Ray Wood, who attended the luncheon, knew that history. He also knew Caulfield started cutting hair in 1968. That’s because Wood has worked with him for 47 years. In fact, Wood’s father, Frank, opened a barber shop in Kitsilano in 1946 and gave Caulfield his first haircut. He was three years old.
Wood, 70, owns Kitsilano Barbers and was in the shop last Friday and Saturday. So were barbers Sam Pybus, who has worked with both men for 20 years, and Nancy Posnikoff, who joined the shop almost four years ago.
After close to a half-century together, there’s not much Wood and Caulfield don’t know about each other. Like any good barber, they know how to listen, and when Caulfield went through his divorce and Wood’s wife died last year, they were there for each other.
“He knows all about my life and I know all about his, the good times and the bad,” said Wood, noting they’ve cut each other’s hair for 47 years. “You can’t work with someone for 47 years and not know about each other’s lives. But you know, we’ve never had any real problems between us.”
So what’s he think about his old buddy calling it quits?
Caulfield, standing nearby, answered for him.
“He says I can’t go.”
Wood: “I’m in denial, I can’t believe it.”
Caulfield: “They figure I’m coming back.”
Wood: “Oh, he’s coming back for free haircuts, that’s for sure.”
Caulfield: “Yeah, I guess I’ve got to come back and keep track of these guys.”
Pybus overheard the exchange.
“I’ve never seen them fight. I’ve seen Rick raise his voice a few times because Ray is a bit of a procrastinator.”
Wood, laughing: “That’s too late for me to change that. Once you’re a procrastinator, you procrastinate about everything. I’m putting off dying, too.”
Posknikoff described Caulfield — who could pass for someone a lot younger than 71 — as the calming influence in the shop, which has eight full-time and part-time employees. Caulfield is also the guy who fixes the clippers, the toilet when it’s not working and the drains if they’re plugged.
He’s got one other speciality: He’s the shop’s expert on travelling, especially cruises. At a staff dinner last week, Pybus presented him with a T-shirt that said “cruise master” on the front and a list of his 19 cruises on the back.
With Caulfield retiring, she jokes that she won’t have to listen to him talk incessantly with customers about his travels, which will continue in his retirement. Europe, Hawaii and New Zealand are on his list.
“I work in the corner next to him and it’s always about what he’s doing prior to the trip, getting ready for the trip and then it’s like all about the trip. Every customer, it’s almost like repetition. I said to him one day, ‘Get a tape recorder and put it on, then you won’t have to say anything.’”
Posnikoff added to Pybus’ story.
“And with every conversation with his customers, there’s always the statement: ‘My wife always says, we’re here for a good time, not a long time.’”
Pybus: “I should have put that on the T-shirt.”
The barber shop is like most from its era, simple in its decor, with arborite counters, a linoleum floor, big red barber chairs, a wall of mirrors and editions of Time and National Geographic stacked on a small table in the waiting area.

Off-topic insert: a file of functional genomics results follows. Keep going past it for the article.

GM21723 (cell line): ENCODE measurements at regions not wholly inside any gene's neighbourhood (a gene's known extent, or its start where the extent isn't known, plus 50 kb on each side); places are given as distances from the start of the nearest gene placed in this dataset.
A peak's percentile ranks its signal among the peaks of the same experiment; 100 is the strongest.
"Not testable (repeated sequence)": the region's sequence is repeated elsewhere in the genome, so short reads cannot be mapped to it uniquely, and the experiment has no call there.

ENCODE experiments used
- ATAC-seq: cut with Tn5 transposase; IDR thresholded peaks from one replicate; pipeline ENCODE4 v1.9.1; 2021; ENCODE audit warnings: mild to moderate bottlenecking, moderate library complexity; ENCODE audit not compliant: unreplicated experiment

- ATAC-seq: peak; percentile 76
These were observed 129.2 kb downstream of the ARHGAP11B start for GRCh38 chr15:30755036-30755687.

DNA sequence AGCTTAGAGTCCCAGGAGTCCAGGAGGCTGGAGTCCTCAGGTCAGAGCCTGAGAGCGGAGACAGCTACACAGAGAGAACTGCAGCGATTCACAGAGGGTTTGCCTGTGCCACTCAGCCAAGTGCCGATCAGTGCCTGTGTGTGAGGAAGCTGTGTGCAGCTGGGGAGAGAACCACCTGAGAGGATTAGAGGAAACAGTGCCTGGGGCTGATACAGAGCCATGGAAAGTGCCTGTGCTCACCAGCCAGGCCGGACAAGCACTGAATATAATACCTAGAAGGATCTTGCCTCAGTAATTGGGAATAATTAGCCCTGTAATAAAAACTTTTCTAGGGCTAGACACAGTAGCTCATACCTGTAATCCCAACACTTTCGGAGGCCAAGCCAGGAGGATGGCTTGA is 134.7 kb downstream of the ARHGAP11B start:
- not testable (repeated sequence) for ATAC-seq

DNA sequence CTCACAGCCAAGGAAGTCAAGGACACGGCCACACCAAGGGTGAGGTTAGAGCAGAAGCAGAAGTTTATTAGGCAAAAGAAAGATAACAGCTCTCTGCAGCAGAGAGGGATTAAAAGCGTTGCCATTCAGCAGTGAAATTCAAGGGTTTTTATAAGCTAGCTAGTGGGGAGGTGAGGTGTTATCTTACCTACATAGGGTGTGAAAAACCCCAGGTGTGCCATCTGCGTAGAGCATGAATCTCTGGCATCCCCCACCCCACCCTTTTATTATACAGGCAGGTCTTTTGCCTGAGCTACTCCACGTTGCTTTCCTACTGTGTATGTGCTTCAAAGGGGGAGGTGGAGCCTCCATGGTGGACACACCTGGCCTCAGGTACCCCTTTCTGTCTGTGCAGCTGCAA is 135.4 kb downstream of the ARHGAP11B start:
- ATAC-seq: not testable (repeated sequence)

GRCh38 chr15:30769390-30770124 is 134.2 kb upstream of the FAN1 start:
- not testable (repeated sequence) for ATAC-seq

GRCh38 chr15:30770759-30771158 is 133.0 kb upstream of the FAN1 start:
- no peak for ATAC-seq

The faint sounds of a radio station coupled with the buzz of clippers and conversation provide the day’s soundtrack, all under banks of fluorescent lights.
What’s unique about the shop is the large black and white photographs of old Vancouver on the walls. There’s a shot of West Fourth and Yew from 1909, with a cop on horseback. A photo of the English Bay bathhouse hangs next to it. But the one image that gets the most attention is of Kitsilano pool, circa 1953.
It was taken at a time when swimming was free, when the pool was larger and lifeguards used lifeboats to monitor the activity in the water. The lifeguard in the boat that day, and prominent in the frame, was Caulfield’s brother, Jim.
The 84-year-old retired law firm manager dropped into the shop last Friday morning, concealing a bottle of Crown Royal (in a box) under his coat. He pulled out the whiskey and gave it to his brother.
“Here, happy retirement,” he said, adding to his brother’s haul of rum, wine, scotch and other booze he received from customers in the last month.
The elder Caulfield was there for his last haircut. Well, his last haircut in the shop, anyway; little brother has promised to visit him at home to continue cutting his hair. (Their sister, Lillian, who was 19 years older than Rick, died several years ago.)
Although Rick joked that Jim was still his guardian, and he felt guilty about “all the stuff” he put him through as a kid, the conversation was all about days gone by at Kits pool.
“If you look at the pool today, there’s not many people in there,” said Jim, who worked nine summers at what was once one of the biggest salt water pools in the world. “That’s because it was free back then and you didn’t have all these rules that you have now. And you wonder why kids are not exercising today. That’s the story I want you to write.”
Rick accompanied Jim regularly to the pool and later became a lifeguard. After their parents died, he moved in with Jim in Kerrisdale, where one night when washing dishes he got the message he was driving his brother and wife nuts.
“So I went and I signed up in the Navy, and I was gone,” he said, noting that he was a sonar technician for three years, working out of Nova Scotia.